Wounded warriors embark on 1,000-mile trek across 19 states to support at-risk veterans

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LOS ANGELES — On Saturday, June 2, seven wounded veterans — six men and one woman — set out on a remarkable journey for a great cause, which will take them from sea to shining sea.

They are part of a growing group — that no one wants to belong to.

“I was so pissed I lived,” said Adele Loar. Her journey started in 1989 when she joined the US Air Force. Seventeen years later, Master Sergeant Loar was in Baghdad.

“An explosive foreign projectile hit our vehicle. Killed my partner. Immediately wiped out my eye. Killed the driver,” she said.

Loar now has a prosthetic eye. Part of her shoulder is still missing. The initials of the fallen are etched where she can see them, but she said it’s the wounds you can’t see that still hurt.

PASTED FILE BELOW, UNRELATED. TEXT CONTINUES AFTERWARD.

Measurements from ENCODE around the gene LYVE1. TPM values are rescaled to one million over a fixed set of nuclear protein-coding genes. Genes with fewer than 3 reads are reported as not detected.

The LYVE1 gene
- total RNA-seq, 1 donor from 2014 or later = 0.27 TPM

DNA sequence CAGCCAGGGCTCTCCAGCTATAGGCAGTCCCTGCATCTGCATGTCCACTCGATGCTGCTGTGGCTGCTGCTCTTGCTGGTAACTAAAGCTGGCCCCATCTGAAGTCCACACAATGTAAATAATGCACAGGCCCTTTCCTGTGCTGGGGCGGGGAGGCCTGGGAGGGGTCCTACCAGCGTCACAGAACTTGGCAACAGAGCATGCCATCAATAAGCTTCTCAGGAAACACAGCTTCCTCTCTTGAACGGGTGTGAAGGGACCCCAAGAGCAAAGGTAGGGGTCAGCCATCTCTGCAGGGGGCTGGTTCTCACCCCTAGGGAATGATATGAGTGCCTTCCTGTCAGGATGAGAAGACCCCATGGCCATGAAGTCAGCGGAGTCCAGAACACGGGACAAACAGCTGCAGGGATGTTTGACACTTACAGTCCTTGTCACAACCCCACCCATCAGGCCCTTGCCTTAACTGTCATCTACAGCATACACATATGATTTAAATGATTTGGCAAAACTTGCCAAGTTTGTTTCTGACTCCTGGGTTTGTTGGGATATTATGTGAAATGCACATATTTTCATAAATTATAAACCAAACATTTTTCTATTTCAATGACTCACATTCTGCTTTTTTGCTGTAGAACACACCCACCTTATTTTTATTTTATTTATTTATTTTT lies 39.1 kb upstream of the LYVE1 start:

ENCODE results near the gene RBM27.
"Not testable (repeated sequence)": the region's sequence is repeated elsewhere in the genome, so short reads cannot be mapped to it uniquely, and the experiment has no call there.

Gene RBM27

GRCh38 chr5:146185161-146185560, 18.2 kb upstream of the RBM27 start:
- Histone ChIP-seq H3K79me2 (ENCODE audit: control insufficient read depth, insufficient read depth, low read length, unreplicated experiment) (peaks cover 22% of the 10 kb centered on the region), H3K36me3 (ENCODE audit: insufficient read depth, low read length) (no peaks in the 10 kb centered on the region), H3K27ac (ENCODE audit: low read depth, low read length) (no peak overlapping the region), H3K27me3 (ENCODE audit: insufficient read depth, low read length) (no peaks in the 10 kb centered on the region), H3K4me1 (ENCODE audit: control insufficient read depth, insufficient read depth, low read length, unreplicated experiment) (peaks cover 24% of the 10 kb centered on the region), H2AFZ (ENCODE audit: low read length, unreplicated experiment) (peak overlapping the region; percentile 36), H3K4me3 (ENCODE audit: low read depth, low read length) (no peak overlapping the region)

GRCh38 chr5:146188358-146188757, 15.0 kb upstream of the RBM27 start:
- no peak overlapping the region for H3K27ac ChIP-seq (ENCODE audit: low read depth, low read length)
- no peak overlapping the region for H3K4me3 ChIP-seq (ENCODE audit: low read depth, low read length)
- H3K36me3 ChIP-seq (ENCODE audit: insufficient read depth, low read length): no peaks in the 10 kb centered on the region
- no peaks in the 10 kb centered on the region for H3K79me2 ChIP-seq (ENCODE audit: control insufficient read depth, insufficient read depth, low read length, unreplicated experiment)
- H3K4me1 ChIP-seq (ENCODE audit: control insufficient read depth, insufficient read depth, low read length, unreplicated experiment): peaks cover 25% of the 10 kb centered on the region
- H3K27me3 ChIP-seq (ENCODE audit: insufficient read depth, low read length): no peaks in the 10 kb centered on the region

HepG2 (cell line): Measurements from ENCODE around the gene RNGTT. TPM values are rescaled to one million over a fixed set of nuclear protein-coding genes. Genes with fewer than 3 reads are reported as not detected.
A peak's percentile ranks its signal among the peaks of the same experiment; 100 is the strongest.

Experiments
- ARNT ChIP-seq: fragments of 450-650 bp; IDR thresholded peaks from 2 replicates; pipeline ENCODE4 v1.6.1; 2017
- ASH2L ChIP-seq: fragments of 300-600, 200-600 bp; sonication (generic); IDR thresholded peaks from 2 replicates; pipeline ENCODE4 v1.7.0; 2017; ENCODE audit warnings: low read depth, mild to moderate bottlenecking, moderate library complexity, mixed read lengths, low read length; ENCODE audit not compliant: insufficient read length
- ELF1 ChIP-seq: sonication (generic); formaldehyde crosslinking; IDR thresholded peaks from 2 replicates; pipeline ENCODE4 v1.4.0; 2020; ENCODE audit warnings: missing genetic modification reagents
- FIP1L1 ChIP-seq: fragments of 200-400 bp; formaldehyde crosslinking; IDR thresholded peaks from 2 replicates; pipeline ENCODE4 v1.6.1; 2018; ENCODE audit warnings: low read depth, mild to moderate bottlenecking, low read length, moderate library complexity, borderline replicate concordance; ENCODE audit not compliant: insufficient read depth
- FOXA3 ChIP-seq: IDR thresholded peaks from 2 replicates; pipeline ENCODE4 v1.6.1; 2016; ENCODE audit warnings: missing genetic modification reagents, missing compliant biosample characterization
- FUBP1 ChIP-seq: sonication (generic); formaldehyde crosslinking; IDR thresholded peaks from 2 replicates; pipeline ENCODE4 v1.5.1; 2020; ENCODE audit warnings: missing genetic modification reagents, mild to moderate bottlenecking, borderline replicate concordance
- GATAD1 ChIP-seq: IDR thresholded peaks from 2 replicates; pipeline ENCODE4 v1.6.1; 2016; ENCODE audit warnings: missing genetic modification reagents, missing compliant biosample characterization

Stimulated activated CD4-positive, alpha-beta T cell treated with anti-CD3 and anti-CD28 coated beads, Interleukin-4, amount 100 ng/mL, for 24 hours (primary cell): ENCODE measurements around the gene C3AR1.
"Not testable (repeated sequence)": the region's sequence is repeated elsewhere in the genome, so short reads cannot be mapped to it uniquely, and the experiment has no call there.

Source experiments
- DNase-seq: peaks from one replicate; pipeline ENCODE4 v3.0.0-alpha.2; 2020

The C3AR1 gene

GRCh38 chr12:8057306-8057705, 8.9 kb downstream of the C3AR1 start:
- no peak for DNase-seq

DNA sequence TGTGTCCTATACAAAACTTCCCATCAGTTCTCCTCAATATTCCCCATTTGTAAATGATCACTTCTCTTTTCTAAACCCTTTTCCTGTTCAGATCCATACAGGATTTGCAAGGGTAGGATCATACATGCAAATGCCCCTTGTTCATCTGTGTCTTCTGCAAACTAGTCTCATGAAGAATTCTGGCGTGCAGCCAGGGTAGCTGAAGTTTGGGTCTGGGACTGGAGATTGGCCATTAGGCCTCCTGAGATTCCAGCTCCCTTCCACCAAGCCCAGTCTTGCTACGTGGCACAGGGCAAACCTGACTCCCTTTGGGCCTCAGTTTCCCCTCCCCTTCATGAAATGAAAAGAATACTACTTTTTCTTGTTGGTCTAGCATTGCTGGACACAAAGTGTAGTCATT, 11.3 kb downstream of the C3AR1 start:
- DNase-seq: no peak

“My neighbors kids will play outside and I’m grateful they are out there playing, but at the same time, hearing their noise, I will hide in my basement because it freaks me out mentally,” said Loar.

She has PTSD. She is now walking with a purpose.

“If I can walk a thousand miles and stop one person from killing themselves, then I know I’ve done something right,” said veteran Jonny Burns.

Not all the veterans walking are American soldiers. Burns served in the British Army. He injured his shoulder in Afghanistan and after being discharged, he ended up in a shelter for homeless veterans in England.

“In the past year I’ve lived in the veterans center, I’ve lost two friends to mental health issues,” said Burns.

And he admits that he sometimes struggles, too.

“I’ve been down the suicide…the suicide route quite a few times in my life,” said Burns.

Although their stories can be somber, their new purpose is not.

By Sept. 6, 2018, they hope to arrive at Ground Zero.

CLICK HERE to learn more about Walk of America.

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